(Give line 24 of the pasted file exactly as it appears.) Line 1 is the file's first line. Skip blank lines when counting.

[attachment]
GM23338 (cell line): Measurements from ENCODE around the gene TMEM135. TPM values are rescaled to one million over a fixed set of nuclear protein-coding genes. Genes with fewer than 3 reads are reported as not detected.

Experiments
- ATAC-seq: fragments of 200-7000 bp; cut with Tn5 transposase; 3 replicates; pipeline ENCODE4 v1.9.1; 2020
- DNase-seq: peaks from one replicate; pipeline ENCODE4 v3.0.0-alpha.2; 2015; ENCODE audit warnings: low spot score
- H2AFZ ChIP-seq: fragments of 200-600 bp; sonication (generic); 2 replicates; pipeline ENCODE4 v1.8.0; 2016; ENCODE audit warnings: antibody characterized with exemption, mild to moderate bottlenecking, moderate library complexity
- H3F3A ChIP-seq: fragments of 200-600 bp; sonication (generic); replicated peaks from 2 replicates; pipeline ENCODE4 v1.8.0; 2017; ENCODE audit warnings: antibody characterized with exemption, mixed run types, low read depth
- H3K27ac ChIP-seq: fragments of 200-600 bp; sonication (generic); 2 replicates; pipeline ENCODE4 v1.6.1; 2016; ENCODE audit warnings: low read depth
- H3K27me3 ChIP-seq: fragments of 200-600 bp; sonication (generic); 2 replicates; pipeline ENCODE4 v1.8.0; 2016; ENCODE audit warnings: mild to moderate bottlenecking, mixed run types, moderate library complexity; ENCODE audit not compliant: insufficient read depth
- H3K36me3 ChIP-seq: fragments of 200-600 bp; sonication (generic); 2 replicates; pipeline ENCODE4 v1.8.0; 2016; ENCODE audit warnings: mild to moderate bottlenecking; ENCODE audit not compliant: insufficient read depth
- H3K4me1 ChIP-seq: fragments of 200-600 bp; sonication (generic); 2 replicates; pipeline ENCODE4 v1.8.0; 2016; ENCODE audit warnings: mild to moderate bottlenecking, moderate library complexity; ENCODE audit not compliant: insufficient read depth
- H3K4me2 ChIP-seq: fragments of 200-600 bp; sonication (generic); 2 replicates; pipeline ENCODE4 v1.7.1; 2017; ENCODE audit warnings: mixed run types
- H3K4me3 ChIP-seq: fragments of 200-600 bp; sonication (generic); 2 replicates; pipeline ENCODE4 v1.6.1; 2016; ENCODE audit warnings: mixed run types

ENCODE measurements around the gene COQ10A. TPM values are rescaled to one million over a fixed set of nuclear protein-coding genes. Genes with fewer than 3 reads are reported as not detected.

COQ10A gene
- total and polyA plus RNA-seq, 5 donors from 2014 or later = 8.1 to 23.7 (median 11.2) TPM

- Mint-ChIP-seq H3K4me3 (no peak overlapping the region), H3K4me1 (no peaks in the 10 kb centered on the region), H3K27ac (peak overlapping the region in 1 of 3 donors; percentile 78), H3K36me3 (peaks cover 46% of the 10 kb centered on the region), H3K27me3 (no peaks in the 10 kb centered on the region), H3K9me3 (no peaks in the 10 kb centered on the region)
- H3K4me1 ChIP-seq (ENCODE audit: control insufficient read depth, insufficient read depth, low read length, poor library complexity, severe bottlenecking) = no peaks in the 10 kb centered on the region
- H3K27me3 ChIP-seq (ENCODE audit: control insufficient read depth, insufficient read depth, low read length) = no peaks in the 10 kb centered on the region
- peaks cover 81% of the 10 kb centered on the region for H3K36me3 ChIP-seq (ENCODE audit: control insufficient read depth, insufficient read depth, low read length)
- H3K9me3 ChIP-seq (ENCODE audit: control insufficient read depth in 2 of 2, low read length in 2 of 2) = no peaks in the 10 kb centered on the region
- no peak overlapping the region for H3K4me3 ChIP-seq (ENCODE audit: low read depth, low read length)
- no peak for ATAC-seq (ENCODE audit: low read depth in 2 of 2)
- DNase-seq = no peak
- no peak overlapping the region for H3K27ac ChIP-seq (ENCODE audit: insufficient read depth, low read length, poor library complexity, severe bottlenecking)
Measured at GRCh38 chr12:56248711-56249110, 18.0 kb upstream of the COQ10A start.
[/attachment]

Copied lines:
- no peak overlapping the region for H3K27ac ChIP-seq (ENCODE audit: insufficient read depth, low read length, poor library complexity, severe bottlenecking)